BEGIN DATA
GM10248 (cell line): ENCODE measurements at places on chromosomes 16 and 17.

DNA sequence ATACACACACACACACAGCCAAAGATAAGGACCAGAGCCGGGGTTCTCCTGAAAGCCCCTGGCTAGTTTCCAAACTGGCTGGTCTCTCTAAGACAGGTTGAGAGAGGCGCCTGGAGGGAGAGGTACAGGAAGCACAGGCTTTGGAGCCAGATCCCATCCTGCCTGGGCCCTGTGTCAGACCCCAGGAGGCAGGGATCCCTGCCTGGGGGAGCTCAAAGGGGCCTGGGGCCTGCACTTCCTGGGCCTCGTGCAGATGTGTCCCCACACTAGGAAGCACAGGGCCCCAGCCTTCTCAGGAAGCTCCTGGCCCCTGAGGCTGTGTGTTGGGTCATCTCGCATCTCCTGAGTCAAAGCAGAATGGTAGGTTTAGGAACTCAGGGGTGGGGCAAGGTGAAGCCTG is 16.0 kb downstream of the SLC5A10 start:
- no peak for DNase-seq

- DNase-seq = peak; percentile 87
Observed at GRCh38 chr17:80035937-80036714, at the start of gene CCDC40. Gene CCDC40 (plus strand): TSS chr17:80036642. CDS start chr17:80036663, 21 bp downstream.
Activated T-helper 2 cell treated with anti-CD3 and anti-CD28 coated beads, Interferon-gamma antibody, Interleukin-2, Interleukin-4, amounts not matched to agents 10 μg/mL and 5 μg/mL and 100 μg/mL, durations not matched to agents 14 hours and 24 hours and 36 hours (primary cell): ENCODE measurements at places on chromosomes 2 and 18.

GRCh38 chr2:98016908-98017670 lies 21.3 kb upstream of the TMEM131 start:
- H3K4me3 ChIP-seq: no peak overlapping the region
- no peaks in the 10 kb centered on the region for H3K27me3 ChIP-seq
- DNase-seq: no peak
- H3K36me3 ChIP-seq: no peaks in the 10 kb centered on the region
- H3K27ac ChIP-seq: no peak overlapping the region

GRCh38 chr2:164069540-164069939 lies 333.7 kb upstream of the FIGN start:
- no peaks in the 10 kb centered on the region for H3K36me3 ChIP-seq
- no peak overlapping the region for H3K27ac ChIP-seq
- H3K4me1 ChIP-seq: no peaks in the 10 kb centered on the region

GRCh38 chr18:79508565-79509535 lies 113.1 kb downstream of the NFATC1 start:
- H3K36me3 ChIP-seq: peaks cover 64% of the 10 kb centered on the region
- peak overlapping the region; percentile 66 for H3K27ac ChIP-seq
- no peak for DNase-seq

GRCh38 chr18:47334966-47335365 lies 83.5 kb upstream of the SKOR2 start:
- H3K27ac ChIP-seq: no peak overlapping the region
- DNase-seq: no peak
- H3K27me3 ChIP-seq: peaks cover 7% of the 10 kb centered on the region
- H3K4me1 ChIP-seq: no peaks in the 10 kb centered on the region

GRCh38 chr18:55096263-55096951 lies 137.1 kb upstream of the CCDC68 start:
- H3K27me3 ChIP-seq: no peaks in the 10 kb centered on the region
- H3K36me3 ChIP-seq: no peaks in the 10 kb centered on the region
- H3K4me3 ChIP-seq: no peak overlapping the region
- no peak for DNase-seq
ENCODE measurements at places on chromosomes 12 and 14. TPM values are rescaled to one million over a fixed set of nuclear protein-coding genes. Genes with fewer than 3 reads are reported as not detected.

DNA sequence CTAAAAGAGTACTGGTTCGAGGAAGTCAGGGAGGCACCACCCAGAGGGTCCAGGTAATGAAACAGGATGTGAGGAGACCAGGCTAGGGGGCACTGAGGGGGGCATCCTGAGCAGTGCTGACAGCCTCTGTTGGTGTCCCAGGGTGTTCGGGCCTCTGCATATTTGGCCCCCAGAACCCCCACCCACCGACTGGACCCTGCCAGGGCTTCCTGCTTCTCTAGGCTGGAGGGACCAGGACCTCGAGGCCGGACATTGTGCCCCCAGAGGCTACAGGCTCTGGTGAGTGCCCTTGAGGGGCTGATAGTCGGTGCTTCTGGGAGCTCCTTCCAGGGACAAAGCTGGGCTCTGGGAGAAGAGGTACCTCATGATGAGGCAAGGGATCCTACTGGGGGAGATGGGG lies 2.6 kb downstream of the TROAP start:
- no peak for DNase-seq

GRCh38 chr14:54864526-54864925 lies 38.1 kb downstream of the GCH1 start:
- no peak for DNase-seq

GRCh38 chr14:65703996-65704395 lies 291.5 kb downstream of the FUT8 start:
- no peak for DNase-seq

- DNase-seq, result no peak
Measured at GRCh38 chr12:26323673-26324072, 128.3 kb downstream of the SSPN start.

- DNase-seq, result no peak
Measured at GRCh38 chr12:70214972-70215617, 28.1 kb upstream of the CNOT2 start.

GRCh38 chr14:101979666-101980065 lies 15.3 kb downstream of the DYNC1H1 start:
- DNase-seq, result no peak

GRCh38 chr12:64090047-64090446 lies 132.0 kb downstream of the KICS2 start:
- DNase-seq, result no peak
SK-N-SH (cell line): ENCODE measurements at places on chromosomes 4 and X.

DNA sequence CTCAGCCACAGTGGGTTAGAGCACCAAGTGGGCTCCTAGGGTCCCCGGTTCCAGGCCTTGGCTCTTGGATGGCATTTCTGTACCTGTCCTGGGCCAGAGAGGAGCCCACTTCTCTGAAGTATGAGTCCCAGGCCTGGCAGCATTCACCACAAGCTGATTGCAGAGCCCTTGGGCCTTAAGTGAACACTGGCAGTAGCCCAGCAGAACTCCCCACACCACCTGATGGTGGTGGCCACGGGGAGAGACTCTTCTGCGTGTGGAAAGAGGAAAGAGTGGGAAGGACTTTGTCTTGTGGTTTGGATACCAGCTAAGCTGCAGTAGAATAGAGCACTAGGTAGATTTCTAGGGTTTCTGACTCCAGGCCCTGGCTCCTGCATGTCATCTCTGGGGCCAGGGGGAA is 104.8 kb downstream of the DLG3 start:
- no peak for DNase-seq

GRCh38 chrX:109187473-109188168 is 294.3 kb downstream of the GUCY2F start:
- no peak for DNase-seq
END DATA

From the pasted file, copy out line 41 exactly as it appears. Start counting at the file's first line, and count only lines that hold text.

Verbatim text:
Measured at GRCh38 chr12:70214972-70215617, 28.1 kb upstream of the CNOT2 start.